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408 foreign Daesh affiliates are in Afghan custody

No more militants will free form Afghan jails – a key Taliban commander was killed in Kandahar amplifying a clear message that Afghanistan is not home for the militant groups, says NDS head Zia Saraj

AT News

KABUL: The Afghan government has kicked off negotiations with at least 13 countries whose nationals are among the Daesh members who are currently in the custody of the Afghan government, the intelligence agency said. The 408 Daesh members are having foreign citizenships.

Director of the National Directorate of Security, Ahmad Zia Saraj said that of 408 foreign Daesh members held in government’s prisons, 299 are Pakistani nationals. Aslam Farooqi, a senior Daesh commander, who was detained by the Afghan intelligence operatives in 2020, would not be handed over to Pakistan, according to Saraj.

Farooqi would be handed over to Pakistan if Islamabad handed over a number of key Taliban members that the government holds in its list, he added. “We will think about it once Pakistan hands over some Taliban leaders to us who are in their jails.”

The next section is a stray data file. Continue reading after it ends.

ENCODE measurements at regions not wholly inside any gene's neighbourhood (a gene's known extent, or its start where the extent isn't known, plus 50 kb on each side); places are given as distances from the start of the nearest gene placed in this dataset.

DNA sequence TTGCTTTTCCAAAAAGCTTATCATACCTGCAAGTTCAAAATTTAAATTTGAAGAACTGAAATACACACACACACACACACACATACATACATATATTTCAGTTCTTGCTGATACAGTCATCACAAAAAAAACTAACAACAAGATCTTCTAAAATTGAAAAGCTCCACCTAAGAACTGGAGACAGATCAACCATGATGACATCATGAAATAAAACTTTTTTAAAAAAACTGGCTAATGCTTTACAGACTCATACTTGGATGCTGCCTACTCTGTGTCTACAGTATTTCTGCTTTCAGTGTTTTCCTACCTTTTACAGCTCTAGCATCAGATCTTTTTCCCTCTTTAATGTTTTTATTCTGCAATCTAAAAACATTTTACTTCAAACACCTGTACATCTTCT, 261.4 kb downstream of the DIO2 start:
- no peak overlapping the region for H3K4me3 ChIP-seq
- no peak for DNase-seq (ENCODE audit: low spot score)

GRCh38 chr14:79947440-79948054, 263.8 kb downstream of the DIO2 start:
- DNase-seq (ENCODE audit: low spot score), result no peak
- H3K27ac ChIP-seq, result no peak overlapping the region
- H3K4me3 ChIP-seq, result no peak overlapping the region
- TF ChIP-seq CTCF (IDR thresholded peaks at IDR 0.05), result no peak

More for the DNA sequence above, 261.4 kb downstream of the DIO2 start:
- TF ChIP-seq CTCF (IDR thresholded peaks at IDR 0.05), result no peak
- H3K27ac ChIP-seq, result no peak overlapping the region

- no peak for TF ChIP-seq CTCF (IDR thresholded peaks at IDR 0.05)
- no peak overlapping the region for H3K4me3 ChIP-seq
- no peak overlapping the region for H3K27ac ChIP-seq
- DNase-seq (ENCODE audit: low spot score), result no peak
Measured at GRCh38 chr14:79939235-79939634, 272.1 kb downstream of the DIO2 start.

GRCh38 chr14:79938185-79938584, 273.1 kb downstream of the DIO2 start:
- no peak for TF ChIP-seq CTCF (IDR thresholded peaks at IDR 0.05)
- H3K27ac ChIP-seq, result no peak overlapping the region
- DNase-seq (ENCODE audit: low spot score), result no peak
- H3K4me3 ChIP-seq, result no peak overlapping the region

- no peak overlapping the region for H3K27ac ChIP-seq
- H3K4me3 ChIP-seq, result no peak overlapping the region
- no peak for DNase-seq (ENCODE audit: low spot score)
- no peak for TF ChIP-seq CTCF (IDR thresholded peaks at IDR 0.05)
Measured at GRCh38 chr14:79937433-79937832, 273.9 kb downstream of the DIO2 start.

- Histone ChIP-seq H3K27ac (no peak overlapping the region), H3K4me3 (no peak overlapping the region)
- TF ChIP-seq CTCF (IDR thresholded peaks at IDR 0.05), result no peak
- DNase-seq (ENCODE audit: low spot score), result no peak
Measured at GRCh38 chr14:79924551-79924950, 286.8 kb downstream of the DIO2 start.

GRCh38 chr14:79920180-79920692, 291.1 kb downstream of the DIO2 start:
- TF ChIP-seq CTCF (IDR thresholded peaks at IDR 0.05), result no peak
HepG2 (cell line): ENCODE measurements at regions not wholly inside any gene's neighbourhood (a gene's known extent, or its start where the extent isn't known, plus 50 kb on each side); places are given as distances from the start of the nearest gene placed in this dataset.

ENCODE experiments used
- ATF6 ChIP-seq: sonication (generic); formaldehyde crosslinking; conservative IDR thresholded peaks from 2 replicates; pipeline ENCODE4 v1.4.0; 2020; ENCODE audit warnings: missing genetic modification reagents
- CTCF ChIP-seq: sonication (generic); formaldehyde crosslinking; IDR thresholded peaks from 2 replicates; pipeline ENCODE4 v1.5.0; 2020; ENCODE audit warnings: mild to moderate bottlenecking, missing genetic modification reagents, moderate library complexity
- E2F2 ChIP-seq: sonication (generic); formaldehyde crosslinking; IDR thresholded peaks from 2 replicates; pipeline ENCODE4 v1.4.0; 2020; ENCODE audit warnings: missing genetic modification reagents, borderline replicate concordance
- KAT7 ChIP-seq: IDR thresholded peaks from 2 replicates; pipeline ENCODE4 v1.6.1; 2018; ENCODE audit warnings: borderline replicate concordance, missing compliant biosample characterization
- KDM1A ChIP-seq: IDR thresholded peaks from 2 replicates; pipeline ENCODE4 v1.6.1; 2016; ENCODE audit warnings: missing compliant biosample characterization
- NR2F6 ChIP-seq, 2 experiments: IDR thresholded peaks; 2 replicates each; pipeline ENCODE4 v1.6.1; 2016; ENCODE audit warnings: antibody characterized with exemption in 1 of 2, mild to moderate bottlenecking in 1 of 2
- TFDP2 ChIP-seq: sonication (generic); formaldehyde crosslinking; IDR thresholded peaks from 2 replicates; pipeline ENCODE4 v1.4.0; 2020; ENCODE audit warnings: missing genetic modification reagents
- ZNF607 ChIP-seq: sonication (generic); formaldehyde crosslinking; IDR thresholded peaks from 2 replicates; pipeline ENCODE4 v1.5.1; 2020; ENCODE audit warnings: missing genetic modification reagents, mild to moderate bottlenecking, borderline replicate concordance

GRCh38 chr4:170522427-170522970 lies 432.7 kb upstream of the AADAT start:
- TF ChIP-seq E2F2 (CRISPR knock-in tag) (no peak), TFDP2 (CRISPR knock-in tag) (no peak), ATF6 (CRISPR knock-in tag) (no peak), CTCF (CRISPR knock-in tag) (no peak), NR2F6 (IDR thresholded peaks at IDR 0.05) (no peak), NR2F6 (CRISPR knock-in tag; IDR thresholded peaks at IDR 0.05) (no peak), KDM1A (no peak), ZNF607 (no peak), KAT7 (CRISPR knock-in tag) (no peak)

NDS Chief said that there are 309 foreign prisoners affiliated to al-Qaeda terrorist network and other groups in the Afghan prisons.

Daesh emerged in the east of Afghanistan about five years ago. President Ashraf Ghani earlier praised the Afghan security forces for eliminating the group’s hideouts and strongholds in eastern Nangarhar province. According to Saraj, many of the Daesh members entered Afghanistan via Turkey, Iran and Pakistan.

The 408 prisoners included 37 Uzbekistani, 13 Tajikistani, 12 Kirghizstani, five Russians, 16 Chinese, five Jordan, four Iranian, three Turkish, five Indonesian, two Bangladeshis, four Indians and two Maldives nationals.

The government will not release any more of the Taliban prisoners, Saraj said, adding that the security forces this week killed a key Taliban leader, Mawlavi Ahmad Kandahari in the southern Kandahar province. He also spoke of the Taliban’s intention to relocate their leadership from Pakistan to somewhere in Kandahar.

“The Taliban wanted to relocate its intelligence committee, information and culture committee and its prisoners’ committee inside Afghanistan, but the killing of Mawlavi Ahmad was a message for them that Afghanistan was still not a home for them,” he added.

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